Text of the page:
Coming into this job I wouldn’t have thought we would be focused on housing. But it makes perfect sense, because our three main objectives are attraction, expansion, and retention of business. And retention is a lot easier than attraction.

What are some of APEX’s other significant challenges?

Rachel: We see the permitting process in our state as lengthy, unpredictable, and not very transparent. We are working with the Minnesota Chamber Foundation, which is conducting a permitting study to uncover impediments and areas where we can improve to attract businesses and industries to our state. When they look at our track record, it becomes a perceived barrier to come to our state and particularly to our region.

We have such a wealth of natural resources, but there are groups concerned about the environmental impacts of extracting those critical minerals. So, we’ve got this lock-up of values and philosophies. But what I find is, at the core, we share common ground, because we all appreciate and want to protect this beautiful place we live in. Yet, there’s an opportunity to meet the demands of our state and the nation for critical minerals that go into things like electric vehicle batteries, solar panels and some of the growing needs of our green energy economy. That’s one of the foundational things I’m working on at APEX. How do we work to find that common ground, so we can use some of these critical resources in a responsible way to meet the demands of our economy? I’m trying to restart that conversation, because I think our natural resource-based economy is a huge key to our state’s success.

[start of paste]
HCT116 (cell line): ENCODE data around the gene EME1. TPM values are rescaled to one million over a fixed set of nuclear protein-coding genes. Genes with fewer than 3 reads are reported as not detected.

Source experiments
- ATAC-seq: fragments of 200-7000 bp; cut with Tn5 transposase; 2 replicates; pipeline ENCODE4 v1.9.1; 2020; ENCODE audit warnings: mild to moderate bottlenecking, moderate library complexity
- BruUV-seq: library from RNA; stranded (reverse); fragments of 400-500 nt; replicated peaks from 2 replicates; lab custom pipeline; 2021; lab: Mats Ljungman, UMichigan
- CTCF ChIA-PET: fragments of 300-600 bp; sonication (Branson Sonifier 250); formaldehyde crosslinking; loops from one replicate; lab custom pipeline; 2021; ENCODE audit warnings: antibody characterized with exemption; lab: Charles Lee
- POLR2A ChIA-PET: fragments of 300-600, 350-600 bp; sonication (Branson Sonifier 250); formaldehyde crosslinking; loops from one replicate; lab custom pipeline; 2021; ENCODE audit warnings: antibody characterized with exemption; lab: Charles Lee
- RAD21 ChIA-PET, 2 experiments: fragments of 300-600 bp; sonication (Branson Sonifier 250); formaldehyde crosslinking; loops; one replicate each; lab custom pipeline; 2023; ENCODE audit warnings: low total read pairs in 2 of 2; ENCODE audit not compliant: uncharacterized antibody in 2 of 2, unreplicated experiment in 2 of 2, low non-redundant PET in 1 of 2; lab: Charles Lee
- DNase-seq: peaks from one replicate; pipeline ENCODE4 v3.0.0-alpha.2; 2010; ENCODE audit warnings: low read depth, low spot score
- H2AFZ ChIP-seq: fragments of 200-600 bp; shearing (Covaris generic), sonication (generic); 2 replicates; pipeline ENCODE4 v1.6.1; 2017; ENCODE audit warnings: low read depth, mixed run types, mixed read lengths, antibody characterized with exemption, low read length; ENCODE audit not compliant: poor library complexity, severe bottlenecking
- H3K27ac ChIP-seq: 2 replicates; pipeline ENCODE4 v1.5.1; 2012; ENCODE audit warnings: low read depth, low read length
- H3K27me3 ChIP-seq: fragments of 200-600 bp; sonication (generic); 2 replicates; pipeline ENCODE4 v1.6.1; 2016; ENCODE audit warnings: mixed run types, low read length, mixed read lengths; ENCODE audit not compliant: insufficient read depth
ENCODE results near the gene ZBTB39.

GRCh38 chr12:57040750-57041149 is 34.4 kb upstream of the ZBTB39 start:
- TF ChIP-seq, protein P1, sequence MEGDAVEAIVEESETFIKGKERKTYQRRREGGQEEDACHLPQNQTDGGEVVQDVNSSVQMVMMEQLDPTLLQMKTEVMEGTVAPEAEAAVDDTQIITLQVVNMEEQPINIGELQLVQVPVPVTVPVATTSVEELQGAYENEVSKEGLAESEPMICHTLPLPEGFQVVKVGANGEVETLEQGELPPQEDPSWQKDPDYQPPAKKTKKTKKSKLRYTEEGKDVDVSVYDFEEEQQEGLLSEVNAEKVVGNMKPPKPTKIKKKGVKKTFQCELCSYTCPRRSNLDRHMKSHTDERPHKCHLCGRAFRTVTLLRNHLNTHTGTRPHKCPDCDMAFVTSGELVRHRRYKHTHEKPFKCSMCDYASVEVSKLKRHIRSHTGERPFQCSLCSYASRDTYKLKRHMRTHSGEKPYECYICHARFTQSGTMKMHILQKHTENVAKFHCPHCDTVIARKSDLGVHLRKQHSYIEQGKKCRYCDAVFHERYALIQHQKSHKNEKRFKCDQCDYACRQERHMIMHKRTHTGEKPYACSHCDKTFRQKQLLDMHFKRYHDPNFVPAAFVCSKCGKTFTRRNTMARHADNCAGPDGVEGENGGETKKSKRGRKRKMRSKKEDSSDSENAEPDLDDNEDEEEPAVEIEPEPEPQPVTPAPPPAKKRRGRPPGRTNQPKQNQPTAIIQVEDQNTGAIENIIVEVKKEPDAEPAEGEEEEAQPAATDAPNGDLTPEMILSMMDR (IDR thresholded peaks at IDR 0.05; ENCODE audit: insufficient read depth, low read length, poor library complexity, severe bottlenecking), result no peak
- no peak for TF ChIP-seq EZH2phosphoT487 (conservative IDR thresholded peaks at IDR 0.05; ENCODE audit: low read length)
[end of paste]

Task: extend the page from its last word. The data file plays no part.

Is the region able to hold onto talent, or are young people often of the opinion that they need to move away to find success?

Rachel: There is still that perception. But I think there’s an opportunity for employers and educators to sync up and better articulate the opportunities in our own back yard, because almost every single company I talk to is challenged by the workforce shortage and the availability of good employees, especially when a lot of companies have an aging workforce and they’re concerned about creating the pathways and the pipelines for new employees to get into their industry. There was a lot pressure in the past for young people to get a liberal arts degree, but what I see now is a huge shift in that mentality, where people recognize we’re really in desperate need of folks who have technical skills. It’s a huge opportunity, too, because young people can get into some of these careers in the trades and manufacturing with much less expense or debt. We do a manufacturers’ tour with high school students and employers in the region, from Two Harbors to Duluth to Fond du Lac, where young people can see first-hand what the facilities look like and the job opportunities that are available. That has been such a huge eye-opening experience for them.